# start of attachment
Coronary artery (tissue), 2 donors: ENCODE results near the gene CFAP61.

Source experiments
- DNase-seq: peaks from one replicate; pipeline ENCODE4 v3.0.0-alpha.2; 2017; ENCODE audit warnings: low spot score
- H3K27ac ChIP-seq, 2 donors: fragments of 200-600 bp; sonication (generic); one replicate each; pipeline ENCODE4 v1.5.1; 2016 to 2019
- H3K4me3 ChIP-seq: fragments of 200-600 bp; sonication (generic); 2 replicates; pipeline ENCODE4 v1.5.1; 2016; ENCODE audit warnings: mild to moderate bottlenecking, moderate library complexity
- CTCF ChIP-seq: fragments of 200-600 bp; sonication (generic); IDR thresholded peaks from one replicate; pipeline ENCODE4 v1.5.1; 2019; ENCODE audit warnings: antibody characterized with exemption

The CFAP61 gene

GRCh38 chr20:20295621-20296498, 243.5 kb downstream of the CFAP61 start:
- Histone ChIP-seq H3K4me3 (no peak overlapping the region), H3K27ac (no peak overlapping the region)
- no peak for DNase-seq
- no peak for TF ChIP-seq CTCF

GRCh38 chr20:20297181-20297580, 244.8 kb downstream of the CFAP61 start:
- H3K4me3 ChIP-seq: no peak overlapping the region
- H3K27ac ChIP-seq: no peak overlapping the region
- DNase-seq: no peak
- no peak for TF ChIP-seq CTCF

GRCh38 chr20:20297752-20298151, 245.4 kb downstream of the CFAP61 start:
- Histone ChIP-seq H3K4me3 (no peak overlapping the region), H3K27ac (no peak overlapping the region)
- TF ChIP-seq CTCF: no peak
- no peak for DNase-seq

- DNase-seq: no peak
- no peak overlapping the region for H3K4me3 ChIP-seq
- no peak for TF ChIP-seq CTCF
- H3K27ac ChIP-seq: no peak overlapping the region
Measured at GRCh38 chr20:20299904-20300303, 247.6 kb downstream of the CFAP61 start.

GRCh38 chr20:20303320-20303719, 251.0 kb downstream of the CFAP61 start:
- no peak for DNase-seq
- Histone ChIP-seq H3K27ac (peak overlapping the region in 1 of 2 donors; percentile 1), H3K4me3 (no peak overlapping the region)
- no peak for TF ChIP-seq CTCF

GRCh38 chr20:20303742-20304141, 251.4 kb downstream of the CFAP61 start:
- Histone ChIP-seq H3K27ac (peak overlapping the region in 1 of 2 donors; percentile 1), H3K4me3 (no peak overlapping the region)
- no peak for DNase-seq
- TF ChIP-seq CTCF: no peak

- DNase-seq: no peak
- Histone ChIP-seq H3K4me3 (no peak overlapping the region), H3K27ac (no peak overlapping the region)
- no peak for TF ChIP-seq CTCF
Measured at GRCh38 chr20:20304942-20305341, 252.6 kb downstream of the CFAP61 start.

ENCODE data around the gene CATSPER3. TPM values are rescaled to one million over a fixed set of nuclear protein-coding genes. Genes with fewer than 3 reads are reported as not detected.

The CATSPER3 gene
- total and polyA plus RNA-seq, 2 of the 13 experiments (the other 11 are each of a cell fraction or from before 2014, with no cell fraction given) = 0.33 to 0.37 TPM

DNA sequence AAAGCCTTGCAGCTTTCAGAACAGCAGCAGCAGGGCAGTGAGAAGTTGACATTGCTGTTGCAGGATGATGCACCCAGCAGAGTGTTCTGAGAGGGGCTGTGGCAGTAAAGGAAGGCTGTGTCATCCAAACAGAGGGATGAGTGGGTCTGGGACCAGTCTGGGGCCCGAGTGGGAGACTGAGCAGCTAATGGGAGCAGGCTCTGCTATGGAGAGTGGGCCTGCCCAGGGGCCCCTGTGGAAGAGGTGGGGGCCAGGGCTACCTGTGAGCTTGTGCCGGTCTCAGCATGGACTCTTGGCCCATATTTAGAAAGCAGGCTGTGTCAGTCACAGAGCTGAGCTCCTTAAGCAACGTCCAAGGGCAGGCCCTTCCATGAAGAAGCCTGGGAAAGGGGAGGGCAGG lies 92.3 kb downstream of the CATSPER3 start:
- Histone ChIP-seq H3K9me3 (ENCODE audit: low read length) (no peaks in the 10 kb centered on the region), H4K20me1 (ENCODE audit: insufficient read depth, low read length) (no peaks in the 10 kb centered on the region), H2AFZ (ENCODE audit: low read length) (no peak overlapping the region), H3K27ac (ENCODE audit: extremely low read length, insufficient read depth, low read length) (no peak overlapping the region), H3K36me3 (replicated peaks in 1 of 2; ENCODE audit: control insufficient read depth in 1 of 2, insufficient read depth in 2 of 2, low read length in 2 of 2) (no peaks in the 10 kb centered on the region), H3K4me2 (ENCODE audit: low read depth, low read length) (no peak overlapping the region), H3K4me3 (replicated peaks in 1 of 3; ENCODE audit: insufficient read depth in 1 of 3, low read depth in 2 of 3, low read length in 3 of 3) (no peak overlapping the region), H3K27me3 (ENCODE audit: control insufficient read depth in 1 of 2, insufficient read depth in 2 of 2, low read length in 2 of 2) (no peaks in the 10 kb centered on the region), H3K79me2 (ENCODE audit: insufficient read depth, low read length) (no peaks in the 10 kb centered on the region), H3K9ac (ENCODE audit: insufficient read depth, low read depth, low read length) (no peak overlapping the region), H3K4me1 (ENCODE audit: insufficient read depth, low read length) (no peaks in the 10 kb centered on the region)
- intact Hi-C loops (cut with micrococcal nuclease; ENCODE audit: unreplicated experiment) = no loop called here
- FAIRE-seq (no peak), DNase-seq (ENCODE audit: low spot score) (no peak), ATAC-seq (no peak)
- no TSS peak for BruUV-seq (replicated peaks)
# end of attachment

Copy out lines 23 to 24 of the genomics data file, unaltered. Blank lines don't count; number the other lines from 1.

- no peak for TF ChIP-seq CTCF
- H3K27ac ChIP-seq: no peak overlapping the region